Username    : fred
Password    : *****
Full Name   : Fred Smith
(This will vary)
Uid         : 1002
Class       :
Groups      : fred wheel portage
Home        : /home/fred
Shell       : /bin/bash
Locked      : no
(Confirm the information is correct)
OK? (yes/no): yes
adduser: INFO: Sucessfully added (fred) to the user database
Add another user? (yes/no): no
Goodbye!
#

Congratulations, you have just finished your Gentoo/FreeBSD installation which you can start exploring after the final reboot. Have fun!

Code Listing 3.20: Rebooting the system

# exit
# shutdown -r now

4.  Developing for Gentoo/FreeBSD

How to help

There are many things you could help with, depending on your skill level and spare time:

  • Working on current ebuilds: this means working closely with ebuild maintainers in order to create patches or modify ebuilds in a way that can be accepted into the main tree.
  • Security: if you are into security, we need you! Although security advisories from the FreeBSD project are tracked and fixed, we can always use help in this area.
  • Contacts: we need people who can get in touch with FreeBSD developers to maintain contacts between us and the original project to exchange patches and discuss various problems and their solutions. Note that this should never involve any kind of spamming of mailing lists or IRC channels.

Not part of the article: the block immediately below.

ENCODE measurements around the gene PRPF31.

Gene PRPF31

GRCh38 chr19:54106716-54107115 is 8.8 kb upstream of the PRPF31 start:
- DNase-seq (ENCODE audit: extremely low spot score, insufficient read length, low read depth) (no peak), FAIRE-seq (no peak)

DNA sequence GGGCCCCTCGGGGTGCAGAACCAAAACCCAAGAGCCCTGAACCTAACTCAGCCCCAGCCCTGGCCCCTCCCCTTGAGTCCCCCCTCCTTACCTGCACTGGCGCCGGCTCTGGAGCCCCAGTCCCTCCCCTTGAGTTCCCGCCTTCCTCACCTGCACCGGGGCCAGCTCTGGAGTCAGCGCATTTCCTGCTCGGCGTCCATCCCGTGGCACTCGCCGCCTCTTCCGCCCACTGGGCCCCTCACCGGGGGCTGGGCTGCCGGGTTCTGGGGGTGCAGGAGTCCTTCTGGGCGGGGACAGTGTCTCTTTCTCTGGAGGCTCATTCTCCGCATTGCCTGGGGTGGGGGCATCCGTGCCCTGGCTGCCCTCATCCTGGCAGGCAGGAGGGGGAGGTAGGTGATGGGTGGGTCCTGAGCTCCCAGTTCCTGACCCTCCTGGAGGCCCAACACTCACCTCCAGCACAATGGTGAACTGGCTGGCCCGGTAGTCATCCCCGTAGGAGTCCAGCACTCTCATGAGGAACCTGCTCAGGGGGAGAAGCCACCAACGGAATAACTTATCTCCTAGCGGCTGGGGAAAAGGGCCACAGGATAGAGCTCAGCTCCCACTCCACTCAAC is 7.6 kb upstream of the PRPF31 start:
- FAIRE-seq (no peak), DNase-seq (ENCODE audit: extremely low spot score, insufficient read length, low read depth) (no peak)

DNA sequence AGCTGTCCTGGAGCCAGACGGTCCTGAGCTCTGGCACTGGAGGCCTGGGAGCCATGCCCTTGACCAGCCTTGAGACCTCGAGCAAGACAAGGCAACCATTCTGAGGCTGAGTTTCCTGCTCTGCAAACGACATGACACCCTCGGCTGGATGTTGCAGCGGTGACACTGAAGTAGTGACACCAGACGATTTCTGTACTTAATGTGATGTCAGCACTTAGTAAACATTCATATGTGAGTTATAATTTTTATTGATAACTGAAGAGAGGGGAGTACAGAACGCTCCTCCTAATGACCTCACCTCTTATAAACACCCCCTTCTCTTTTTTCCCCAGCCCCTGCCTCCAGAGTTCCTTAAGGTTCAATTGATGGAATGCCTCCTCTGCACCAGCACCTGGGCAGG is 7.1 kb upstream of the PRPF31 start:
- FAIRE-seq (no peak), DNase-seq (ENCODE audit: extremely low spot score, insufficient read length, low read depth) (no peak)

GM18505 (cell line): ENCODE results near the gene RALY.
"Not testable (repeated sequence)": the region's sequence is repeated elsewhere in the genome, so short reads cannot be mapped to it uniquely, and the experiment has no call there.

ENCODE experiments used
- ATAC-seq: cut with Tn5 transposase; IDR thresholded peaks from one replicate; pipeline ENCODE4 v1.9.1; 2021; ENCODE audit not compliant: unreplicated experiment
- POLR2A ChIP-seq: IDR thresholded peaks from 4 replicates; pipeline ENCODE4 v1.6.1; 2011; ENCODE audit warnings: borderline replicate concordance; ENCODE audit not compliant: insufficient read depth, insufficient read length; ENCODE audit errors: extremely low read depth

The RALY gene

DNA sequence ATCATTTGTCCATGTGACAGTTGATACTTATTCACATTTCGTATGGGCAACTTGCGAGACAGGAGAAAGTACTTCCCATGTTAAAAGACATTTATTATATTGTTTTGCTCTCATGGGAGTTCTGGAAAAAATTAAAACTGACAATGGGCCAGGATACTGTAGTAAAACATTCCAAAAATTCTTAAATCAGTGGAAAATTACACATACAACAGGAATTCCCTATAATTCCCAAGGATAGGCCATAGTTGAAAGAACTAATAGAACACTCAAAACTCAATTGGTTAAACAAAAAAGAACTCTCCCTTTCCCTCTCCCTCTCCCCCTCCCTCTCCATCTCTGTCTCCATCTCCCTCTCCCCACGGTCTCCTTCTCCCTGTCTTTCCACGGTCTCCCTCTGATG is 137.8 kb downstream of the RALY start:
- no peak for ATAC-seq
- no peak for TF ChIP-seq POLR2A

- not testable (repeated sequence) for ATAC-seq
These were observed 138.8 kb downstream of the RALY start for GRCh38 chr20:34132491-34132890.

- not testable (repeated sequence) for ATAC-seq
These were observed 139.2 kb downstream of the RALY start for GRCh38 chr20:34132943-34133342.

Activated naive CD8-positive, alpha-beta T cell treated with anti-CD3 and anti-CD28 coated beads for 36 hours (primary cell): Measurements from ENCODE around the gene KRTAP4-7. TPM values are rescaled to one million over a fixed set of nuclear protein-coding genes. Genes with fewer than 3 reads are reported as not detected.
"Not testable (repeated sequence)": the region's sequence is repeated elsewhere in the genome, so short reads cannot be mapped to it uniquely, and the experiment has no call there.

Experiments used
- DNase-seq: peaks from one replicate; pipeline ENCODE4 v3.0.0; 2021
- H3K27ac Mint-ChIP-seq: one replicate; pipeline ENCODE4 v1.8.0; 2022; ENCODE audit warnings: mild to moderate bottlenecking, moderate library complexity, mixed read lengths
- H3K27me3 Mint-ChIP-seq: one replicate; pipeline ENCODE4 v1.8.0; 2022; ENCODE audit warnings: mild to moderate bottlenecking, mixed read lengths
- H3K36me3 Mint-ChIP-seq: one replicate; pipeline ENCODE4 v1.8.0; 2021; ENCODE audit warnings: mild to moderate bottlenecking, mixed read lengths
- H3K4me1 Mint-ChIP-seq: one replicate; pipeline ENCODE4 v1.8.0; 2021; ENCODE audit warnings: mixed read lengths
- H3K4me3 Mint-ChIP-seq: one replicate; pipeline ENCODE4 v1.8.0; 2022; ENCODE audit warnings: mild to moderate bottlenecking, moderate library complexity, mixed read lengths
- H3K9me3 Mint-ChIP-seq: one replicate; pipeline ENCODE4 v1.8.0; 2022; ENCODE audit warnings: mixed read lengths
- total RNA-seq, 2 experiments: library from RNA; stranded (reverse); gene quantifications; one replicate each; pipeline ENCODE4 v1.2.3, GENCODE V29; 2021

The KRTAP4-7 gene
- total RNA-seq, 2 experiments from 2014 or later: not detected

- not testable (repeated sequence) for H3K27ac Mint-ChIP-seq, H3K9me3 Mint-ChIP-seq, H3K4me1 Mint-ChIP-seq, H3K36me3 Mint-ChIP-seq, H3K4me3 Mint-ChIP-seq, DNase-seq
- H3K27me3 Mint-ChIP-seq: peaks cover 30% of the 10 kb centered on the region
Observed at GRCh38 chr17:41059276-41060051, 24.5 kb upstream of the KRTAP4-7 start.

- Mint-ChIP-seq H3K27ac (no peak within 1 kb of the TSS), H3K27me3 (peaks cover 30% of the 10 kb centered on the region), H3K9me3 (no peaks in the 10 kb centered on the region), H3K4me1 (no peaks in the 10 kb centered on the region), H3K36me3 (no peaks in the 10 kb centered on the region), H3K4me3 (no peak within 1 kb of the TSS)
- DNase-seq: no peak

• Testing: the more people are actively using Gentoo/FreeBSD, the more bugs will be discovered, which helps us improving the quality of the port. If you are good at describing bugs or problems, we definitely want to hear from you.
  • Other areas where we need help include: system ebuilds, creation of installation CDs, documentation, kernel hacking.

5.  Contact

A list of Gentoo/FreeBSD developers can be found at the project page. Other ways to contact Gentoo/FreeBSD developers include our IRC Channel #gentoo-bsd on Freenode, as well as the gentoo-bsd mailing list.



Print

Page updated January 24, 2009

Summary: This document gives some general information on FreeBSD, as well as installation instructions for Gentoo/FreeBSD. It also includes some reference for people interested in helping out with development.

Ignacio Arque-Latour
Author

Michael Kohl
Author

Otavio R. Piske
Author

Aaron Walker
Author

Chris White
Author

Diego Pettenò
Contributor

Javier Villavicencio
Contributor

Joshua Saddler
Editor

Camille Huot
Editor